Monday, December 5, 2011
Sunday, November 20, 2011
1 White Lantern
2 Solar powered
1 iPhone 4S
2 EL Wire
I don't know why, but I like my flashlights. I have twelve of my own... 5 in my room, one in the hall, and the rest down stairs. I know that seems a little excessive, but it is nice during times like now when the power is on the fritz and you want to see what is around you. It is odd, the power is not completely out, but just enough that most things don't work, but battery chargers and adapters do. And the LED nightlight. Right now I am typing on my cellphone this post using a bluetooth keyboard under the glow of 3 meters of EL wire. A recent acquisition, This very thin plastic wire with a small copper wire in it gives a bright glow for about 12 hours using just two AA batteries. I can see my future dream house lined like the aisles of a movie theater in this stuff, so a power outage does not stop me from wandering around and not step on a catmine.
Another almost necessity is glow-in-the-dark-tape. I first saw this stuff in high school, as we used it to mark out the end of the stage so people don't walk off like they do on America's Got Talent. Every flashlight and water bottle has between 3 and 7 pieces of tape to guarentee visibility from any view angle. Best way to charge the tape? Oddly enough its a UV bulb I got for when I DJ. Too bad that requires house power. Hey Mom...I have another item to add to my Christmas list.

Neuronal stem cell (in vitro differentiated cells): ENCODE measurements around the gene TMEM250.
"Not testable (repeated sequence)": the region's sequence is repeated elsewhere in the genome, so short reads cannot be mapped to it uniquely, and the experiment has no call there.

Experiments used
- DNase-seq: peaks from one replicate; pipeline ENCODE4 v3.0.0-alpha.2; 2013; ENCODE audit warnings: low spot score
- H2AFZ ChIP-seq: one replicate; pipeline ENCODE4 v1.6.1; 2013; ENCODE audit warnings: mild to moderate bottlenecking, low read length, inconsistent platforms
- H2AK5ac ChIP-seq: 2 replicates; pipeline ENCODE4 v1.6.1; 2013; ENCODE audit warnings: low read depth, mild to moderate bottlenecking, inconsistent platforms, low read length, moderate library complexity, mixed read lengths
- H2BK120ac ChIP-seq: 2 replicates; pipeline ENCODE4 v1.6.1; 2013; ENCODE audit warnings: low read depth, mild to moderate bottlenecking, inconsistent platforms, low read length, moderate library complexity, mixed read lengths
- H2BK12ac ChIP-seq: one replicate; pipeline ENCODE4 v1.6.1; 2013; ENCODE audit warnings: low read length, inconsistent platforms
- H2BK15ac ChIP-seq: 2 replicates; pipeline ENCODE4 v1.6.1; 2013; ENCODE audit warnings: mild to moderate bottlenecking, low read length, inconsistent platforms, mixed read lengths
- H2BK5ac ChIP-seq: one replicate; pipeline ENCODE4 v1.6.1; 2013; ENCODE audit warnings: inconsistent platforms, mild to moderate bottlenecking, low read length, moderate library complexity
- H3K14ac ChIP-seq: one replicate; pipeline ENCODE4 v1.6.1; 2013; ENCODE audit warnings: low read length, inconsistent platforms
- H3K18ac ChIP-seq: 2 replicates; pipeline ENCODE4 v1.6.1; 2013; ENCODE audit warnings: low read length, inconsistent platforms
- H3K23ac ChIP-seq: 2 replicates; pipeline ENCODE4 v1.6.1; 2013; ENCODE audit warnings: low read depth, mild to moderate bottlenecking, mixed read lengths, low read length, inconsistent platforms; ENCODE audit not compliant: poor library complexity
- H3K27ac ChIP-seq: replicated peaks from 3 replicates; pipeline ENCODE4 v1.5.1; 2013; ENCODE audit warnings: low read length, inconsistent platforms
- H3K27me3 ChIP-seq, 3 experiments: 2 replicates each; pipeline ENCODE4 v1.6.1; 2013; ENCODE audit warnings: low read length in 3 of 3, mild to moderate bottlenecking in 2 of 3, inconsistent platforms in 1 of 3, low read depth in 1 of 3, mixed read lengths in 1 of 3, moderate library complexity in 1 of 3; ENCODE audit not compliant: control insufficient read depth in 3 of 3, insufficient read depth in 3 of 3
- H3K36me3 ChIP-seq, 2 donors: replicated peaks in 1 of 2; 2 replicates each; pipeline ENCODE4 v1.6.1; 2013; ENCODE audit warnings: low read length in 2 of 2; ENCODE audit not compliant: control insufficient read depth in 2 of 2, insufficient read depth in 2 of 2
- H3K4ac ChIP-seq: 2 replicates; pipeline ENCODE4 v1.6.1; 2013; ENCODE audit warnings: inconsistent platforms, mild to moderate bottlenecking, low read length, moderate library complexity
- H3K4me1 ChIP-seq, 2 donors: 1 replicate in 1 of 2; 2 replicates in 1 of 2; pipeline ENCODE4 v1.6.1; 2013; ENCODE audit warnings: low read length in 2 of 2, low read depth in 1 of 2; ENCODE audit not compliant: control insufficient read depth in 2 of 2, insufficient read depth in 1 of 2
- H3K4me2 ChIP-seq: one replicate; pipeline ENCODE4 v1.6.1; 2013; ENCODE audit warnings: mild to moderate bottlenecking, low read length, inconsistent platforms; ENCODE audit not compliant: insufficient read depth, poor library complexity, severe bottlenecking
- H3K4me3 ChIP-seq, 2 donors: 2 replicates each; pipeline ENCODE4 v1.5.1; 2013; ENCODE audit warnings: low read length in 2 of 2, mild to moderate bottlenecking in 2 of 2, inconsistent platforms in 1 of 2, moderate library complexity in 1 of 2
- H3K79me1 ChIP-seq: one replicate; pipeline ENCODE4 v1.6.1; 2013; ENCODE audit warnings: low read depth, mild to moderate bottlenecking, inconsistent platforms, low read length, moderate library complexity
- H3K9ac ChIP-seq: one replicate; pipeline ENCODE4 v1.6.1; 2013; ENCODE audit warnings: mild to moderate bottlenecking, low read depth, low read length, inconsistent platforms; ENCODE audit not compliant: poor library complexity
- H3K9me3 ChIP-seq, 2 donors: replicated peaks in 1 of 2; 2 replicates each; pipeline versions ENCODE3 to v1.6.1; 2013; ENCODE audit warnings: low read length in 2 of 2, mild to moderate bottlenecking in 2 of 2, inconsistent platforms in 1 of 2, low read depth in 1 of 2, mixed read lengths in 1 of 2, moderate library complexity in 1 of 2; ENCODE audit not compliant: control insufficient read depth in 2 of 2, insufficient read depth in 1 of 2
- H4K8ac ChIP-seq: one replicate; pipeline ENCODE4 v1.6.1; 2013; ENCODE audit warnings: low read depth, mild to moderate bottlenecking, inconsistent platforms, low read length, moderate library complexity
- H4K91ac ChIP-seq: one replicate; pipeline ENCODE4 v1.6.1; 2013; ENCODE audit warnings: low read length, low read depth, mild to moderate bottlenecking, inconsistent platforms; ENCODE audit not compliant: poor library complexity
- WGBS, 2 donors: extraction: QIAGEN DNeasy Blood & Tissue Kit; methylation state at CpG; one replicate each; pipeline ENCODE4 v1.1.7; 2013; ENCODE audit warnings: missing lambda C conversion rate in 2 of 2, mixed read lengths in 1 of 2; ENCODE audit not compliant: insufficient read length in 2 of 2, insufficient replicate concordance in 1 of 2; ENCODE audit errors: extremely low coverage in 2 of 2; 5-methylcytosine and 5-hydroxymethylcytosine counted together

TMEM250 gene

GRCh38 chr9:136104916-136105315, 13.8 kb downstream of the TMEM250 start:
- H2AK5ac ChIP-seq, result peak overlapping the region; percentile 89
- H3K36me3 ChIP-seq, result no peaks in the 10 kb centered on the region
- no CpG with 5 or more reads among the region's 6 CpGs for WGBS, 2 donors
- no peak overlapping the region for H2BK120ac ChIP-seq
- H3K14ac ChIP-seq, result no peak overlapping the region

Oh want to see what EL wire looks like:
Friday, September 9, 2011
Tuesday, September 6, 2011
Ok, my mom read this and told me that what I thought my have been misunderstood. Let me go back to the story, Roy Lester was a guard in New York. He wears a tightish swimsuit that goes almost down to the knees. This is what he normally wears when guarding, as compared to regular swimsuits, because regular swimsuits can slow him down. He had a choice between wearing a speedo, which will keep him moving fast, or failing by not doing the swim. He chose not to wear a speedo or a loose swimsuit, so he was fired.
A lifeguard should tested in whatever clothing they wish. If they wish to swim in a sweatsuit they can...and if they pass, then does it matter what they wear? They have proven that they can perform a rescue yet watch the water comfortably. His choice, and others, in swimwear should not prevent testing...just test on swimming ability. If he had dressed like this in prior summers, then he should be simply grandfathered in.
One of the city's swim requirement that they have listed is swimming 100 yards in 75 seconds. The lifeguard training I was given was that you must always be within a 25 second swim from any swimmers (45 seconds for swimmers with a lifejacket *shiver in horror*). I know that for myself I can swim 25 yards in 22 seconds with a lifeguard tube, 15 seconds without a tube while sprinting. There are two differences between a rescue swim and a regular timed swim. When doing a time swim you are keeping your head in the water, so you can move thru the water faster. During a rescue you must keep your head above water so that you can keep watch over your victim. You also normally have a tube under your arms or chest to keep ready until you get close to your victim. I should also mention I am only tested on 25 yards due to always being in a pool of that size, and I never taught myself how to do flip turns when becoming a lifeguard, so I can't do a further distance when being timed in a pool.
According to the Red Cross requirements (what I am certified under), there is no unassisted hearing or vision requirements, as so long as the candidate can perform the rescue. As long as the candidate is over 15, age has no impact behind initial certification.